Completely cooperate with medical therapy. Receive fast, professional, and comprehensive medical treatment for your injuries, fully inform your medical provider about the degree of your injuries and follow up with suggested medical care and treatment regularly.

While many people with severe injuries are transported by ambulance to the hospital and admitted for further treatment, many others get emergency treatment and subsequently fail to obtain essential and recommended follow-up care. Some even go so far as to say

They put off seeking treatment until their symptoms are so severe and incapacitating that they are forced to seek emergency care. There are various reasons why receiving all essential and recommended therapy is crucial to your legal claims.

First and foremost, many severe injuries result in persistent limitations that need urgent medical evaluation and treatment to avoid further injury aggravation.

Second, you have a legal responsibility to “mitigate” your injuries and damages in any injury lawsuit, which means you must take all reasonable efforts to recover from your injuries. If you don’t, the insurance company (and, subsequently, the lawyer hired by the business if you file a lawsuit) will blame you for not taking steps to mitigate your injuries.

Third, unless there is medical documentation confirming your injuries, the other driver’s insurance company—and maybe the jury if you do not settle your claim—will not give your claim the serious attention it deserves.

In almost every personal injury case, the insurance company and defense attorney will point out and argue about every delay and gap in medical treatment that is documented in your medical records, claiming that because you did not follow up with treatment, you were not seriously injured or made little or no effort to recover from your injuries.

People naturally hesitant to seek medical help or who just wish to “tough it out” are inevitably treated unfairly when their claims are resolved. For obvious health reasons and to ensure that you obtain appropriate compensation for your accident, you should have a timely and complete examination of your injuries and continue to follow your medical provider’s instructions for continuing care and treatment.

You should also be aware that your medical records will be critical, often mentioned, and heavily highlighted pieces of evidence in any damage lawsuit. You must tell your medical professionals the truth about all of your injuries and symptoms. What you don’t say and do when seeking medical care for your injuries may — and will — jeopardize your injury claim’s resolution.

LOOK INTO OTHER PAYMENT ALTERNATIVES

While your injury claim is ongoing, learn about all available options to help you pay your medical expenses and replace your lost wages, and then use those resources to the best degree feasible. Medical bills are described in further detail in Section 2 above.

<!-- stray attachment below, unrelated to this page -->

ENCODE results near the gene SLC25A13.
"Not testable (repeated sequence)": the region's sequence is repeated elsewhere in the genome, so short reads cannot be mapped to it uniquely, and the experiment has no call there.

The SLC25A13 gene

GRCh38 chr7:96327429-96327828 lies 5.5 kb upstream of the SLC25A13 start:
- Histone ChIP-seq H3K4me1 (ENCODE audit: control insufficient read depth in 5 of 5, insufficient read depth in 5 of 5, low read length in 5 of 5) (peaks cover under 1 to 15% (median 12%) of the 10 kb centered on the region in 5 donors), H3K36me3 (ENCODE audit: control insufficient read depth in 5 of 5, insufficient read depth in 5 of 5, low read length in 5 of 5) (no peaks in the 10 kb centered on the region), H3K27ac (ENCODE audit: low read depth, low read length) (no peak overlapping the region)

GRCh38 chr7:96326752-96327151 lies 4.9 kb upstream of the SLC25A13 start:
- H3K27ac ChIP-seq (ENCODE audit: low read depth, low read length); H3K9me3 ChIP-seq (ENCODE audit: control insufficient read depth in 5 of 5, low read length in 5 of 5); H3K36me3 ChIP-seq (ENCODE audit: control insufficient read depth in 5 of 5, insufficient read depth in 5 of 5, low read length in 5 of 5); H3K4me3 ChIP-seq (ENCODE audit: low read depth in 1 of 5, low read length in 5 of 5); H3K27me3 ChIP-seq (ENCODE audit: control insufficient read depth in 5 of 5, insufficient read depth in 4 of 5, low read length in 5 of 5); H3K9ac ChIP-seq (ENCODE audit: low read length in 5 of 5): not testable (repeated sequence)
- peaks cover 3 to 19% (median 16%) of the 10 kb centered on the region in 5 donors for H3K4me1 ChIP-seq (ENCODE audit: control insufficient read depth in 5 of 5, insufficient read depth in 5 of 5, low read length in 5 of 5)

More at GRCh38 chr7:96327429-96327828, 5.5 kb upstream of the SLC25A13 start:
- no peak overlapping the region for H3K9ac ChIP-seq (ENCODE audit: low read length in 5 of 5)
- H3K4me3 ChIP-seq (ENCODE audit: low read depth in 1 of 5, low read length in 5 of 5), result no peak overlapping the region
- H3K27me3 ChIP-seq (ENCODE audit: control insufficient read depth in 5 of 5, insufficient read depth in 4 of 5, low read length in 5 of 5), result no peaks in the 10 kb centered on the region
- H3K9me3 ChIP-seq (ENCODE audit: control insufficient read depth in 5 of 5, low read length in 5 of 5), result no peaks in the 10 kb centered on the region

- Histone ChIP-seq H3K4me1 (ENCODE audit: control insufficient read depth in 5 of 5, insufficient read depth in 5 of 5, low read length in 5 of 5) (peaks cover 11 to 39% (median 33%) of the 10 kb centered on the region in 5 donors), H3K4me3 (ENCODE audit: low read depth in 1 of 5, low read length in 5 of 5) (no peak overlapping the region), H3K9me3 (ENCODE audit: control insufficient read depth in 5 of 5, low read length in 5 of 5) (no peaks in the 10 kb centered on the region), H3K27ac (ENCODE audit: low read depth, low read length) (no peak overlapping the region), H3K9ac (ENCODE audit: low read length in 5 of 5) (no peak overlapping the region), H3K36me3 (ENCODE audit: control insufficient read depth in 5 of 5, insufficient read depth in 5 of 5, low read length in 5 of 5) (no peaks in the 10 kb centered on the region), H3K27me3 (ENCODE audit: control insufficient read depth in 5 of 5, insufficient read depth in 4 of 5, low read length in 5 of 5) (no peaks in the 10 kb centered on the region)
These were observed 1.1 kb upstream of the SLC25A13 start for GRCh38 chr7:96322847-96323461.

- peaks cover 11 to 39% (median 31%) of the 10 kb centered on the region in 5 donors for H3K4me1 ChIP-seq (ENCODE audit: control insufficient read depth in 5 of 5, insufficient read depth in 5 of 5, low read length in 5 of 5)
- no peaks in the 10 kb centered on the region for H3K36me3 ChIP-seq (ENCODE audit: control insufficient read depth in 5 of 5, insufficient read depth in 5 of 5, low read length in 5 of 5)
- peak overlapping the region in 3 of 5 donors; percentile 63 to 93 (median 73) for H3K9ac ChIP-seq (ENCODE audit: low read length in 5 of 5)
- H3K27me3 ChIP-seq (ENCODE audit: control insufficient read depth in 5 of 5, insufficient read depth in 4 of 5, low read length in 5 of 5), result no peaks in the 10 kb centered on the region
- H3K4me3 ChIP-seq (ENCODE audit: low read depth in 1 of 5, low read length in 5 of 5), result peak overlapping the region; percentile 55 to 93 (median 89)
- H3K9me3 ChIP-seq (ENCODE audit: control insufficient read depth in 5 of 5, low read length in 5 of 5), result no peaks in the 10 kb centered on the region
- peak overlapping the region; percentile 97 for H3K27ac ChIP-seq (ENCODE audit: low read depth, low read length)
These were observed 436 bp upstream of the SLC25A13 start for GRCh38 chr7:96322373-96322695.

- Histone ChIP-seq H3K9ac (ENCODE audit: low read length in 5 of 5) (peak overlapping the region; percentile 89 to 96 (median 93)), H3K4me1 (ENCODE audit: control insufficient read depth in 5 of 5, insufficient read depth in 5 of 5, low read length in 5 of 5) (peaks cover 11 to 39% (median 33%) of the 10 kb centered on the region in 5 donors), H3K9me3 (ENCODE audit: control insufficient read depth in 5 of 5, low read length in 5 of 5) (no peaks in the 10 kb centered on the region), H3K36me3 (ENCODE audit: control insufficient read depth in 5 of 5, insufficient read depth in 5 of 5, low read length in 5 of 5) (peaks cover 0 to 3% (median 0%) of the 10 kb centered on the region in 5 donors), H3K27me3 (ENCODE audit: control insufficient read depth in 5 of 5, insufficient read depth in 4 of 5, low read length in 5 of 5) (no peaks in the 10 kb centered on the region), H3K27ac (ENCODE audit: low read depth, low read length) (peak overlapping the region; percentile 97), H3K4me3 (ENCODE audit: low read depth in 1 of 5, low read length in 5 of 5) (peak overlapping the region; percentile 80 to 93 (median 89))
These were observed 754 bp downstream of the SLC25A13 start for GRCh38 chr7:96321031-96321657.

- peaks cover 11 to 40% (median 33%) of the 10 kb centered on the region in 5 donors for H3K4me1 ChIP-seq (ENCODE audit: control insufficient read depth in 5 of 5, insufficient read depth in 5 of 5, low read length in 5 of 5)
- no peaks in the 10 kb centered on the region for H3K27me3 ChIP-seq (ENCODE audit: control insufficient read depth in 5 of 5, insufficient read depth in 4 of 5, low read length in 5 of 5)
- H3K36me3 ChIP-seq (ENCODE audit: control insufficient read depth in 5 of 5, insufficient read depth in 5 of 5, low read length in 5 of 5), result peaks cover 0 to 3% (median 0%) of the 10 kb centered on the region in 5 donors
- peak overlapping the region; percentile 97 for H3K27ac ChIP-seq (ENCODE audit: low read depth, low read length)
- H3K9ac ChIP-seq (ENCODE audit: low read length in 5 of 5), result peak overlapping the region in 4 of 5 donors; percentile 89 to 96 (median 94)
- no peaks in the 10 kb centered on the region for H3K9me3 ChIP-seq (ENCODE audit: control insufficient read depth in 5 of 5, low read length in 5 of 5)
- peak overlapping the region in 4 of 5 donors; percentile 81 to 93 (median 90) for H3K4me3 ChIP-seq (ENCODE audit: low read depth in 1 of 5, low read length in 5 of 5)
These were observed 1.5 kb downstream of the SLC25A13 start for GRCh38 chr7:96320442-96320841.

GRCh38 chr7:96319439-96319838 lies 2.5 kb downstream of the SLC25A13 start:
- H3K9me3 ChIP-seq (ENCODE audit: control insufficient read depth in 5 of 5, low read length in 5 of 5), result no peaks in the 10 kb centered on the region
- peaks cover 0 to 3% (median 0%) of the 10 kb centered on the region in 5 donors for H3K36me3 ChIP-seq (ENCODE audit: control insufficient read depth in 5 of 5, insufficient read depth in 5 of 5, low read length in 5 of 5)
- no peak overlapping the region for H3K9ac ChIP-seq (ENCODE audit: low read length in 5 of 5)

1. You should also look into any available resources to replace your lost wages, such as private or employer-provided short and long-term disability benefits, as well as workers’ compensation and Social Security disability benefits, if applicable. An expert Colorado personal injury lawyer can help you understand how these advantages relate to any personal injury claim you may have.

The main issue is that injury cases, particularly severe injury and wrongful death claims, take a long time to resolve and are often settled too early and for too little money because insurance companies understand that victims and their families want money.

Many wounded sufferers have few alternative options, and even those who do have options 5

Because of their urgent need for finances, people who aren’t familiar with them or interested in pursuing them settle their injury claims too fast and for too little.

You should learn about and consider utilizing all means available to you to ensure that your injury claim is properly considered. Because many of these resources may result in liens against or “subrogation” claims against any money you obtain in a personal injury claim, you should carefully explore these problems and, if required, discuss them with an experienced Colorado, personal injury lawyer.

  1. Seek legal counsel if necessary. Every car accident injury victim’s third most critical question is whether and when to employ an attorney, as well as who to hire. These are critical concerns that are addressed in depth in Sections 7 and 8 below.

WHAT IF THE OTHER MOTORIST ACCUSES ME OF CAUSING THE COLLISION?

It’s crucial to gather as much information as possible about the collision as soon as possible after it occurs so that you can prove that the other motorist was at fault.

This involves obtaining a copy of the accident report and any photographs taken at the site of the accident. Often, witnesses to an accident or what happened shortly after the event are not specified in the accident report and are only found after contacting known witnesses.